The Info List - Enfield Town

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Enfield Town, also known as Enfield, is the historic centre of the London
Borough of Enfield. It is 10.1 miles (16.3 km) north-northeast of central London. The area is identified in the London
Plan as one of 35 major centres in Greater London.[2] The town was originally in the county of Middlesex, but became part of Greater London
on 1 April 1965 when the London
Government Act 1963 was commenced. Enfield Town
Enfield Town
had a population of 115,762 in 2011.


1 History

1.1 Notable people, places, and events

1.1.1 Enfield Palace 1.1.2 Enfield Market 1.1.3 The Enfield Fair 1.1.4 The New River 1.1.5 Hothouses 1.1.6 John Keats 1.1.7 Robert Everist 1.1.8 Silver Street White House 1.1.9 World's first ATM 1.1.10 The Civic Centre 1.1.11 August 2011 riots

2 Demography 3 Economy 4 Sports 5 Transport and locale

5.1 Nearest places 5.2 Nearest railway stations 5.3 Buses

6 See also 7 References 8 Bibliography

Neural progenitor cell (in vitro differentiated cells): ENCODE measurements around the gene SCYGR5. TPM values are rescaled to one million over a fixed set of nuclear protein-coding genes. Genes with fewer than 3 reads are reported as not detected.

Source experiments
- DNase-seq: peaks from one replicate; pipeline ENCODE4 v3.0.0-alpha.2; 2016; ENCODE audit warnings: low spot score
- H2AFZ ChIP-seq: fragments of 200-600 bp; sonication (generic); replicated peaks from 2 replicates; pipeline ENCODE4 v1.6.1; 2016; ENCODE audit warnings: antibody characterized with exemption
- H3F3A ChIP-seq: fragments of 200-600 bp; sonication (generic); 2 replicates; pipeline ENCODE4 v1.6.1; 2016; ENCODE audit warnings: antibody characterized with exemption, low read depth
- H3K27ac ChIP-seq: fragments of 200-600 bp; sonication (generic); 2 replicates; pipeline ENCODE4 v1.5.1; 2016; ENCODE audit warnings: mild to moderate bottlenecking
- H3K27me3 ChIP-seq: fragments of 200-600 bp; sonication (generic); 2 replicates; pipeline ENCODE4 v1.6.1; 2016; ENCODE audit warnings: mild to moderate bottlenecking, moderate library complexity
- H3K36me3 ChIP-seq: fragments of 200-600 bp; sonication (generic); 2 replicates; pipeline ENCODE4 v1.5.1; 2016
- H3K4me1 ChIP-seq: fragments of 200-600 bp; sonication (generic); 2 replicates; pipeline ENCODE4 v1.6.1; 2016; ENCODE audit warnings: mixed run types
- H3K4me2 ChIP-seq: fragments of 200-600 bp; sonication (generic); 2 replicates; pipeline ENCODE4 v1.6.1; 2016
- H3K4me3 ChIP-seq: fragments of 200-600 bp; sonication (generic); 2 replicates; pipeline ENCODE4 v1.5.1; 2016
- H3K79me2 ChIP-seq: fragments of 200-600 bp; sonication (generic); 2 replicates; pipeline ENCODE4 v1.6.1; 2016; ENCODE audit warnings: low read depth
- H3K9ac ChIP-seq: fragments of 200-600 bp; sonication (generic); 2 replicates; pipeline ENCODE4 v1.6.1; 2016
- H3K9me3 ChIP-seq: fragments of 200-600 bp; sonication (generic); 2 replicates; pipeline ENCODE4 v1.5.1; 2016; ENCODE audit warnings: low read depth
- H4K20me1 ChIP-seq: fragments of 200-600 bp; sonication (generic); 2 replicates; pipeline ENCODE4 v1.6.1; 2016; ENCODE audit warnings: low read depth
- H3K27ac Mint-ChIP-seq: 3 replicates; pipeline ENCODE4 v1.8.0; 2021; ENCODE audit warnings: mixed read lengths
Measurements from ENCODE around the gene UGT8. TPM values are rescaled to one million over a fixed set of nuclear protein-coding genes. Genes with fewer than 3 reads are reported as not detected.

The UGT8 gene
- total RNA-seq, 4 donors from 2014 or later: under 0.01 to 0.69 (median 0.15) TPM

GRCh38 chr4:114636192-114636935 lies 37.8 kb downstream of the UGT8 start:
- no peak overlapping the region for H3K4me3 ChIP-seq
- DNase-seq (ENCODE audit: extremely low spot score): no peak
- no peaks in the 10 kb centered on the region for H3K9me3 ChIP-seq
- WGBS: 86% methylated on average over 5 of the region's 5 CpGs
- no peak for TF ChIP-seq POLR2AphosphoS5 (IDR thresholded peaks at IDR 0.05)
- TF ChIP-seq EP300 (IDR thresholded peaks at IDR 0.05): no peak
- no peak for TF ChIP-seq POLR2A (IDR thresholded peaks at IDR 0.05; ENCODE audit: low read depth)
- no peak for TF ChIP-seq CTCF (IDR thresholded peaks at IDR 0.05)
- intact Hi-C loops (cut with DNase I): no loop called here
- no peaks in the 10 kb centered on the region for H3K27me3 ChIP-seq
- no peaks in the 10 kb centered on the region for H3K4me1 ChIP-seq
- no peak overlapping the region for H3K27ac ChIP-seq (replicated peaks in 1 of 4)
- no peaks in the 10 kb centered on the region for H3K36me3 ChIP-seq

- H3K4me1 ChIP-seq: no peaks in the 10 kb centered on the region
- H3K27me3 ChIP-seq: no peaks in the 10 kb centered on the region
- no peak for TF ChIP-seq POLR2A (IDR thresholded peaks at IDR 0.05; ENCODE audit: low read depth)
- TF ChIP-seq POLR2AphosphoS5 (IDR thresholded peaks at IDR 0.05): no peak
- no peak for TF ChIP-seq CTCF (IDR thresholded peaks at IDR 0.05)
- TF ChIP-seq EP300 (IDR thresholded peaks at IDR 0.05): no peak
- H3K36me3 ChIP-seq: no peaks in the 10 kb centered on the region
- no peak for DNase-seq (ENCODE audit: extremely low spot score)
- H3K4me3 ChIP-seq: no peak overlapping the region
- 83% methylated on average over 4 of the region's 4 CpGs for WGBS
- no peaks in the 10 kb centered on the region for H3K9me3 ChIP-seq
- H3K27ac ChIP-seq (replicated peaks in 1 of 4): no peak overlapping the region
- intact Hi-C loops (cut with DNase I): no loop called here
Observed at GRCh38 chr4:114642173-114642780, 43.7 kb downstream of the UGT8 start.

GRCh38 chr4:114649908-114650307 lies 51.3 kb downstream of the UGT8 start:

History[edit] Enfield used to be a collection of small communities spread around the royal hunting grounds of Enfield Chase. At the time of the Domesday Book the area was spelt 'Enefelde', and had a priest who almost certainly resided in St. Andrew's Church. By 1572 most of the basic street layout had been completed. The village green later became the historic marketplace between the church and where the fountain now stands. A market is still operated in this area, which is owned by the parish charity. Its name most likely came from Anglo-Saxon Ēanafeld or similar, meaning "open land belonging to a man called Ēana" or "open land for lambs". Notable people, places, and events[edit] The parish church, on the north side of the marketplace, is dedicated to St Andrew. There is some masonry surviving from the thirteenth century, but the nave, north aisle, choir and tower are late fourteenth century, built of random rubble and flint. The clerestory dates from the early sixteenth century, and the south aisle was rebuilt in brick in 1824.[3] Adjacent to the church is the old school building of the Tudor period, Enfield Grammar School, which expanded over the years, becoming a large comprehensive school from the late 1960s. Enfield Palace[edit] A sixteenth century manor house, known since the eighteenth century as Enfield Palace, is remembered in the name of the Palace Gardens Shopping Centre (and the hothouses on the site were once truly notable; see below). It was used as a private school from around 1670 until the late nineteenth century. The last remains of it were demolished in 1928, to make way for an extension to Pearson's department store, though a panelled room with an elaborate plaster ceiling and a stone fireplace survives, relocated to a house in Gentleman's Row, a street of sixteenth- to eighteenth-century houses near the town centre.[4] Enfield Market[edit] In 1303, Edward I granted a charter to Humphrey de Bohun, and his wife to hold a weekly market in Enfield each Monday, and James I granted another in 1617, to a charitable trust, for a Saturday market.[5] The Market was still prosperous in the early eighteenth century, but fell into decline soon afterwards. There were sporadic attempts to revive it: an unsuccessful one of 1778 is recorded,[6] and in 1826 a stone Gothic market cross was erected, to replace the octagonal wooden market house, demolished sixteen years earlier. In 1858, J. Tuff wrote of the market "several attempts have been made to revive it, the last of which, about twenty years ago, also proved a failure, It has again fallen into desuetude and will probably never be revived".[7] However the trading resumed in the 1870s. In 1904 a new wooden structure was built to replace the stone cross, by now decayed. The market is still in existence, administered by the Old Enfield Charitable trust.[8] The Enfield Fair[edit] The charter of 1303 also gave the right to hold two annual fairs, one on St Andrew's Day and the other in September.[9] The latter was suppressed in 1869 at the request of local tradesmen, clergy and other prominent citizens, having become, according to the local historian Pete Eyre, "a source of immorality and disorder, and a growing nuisance to the inhabitants".[10] The New River[edit] The New River, built to supply water to London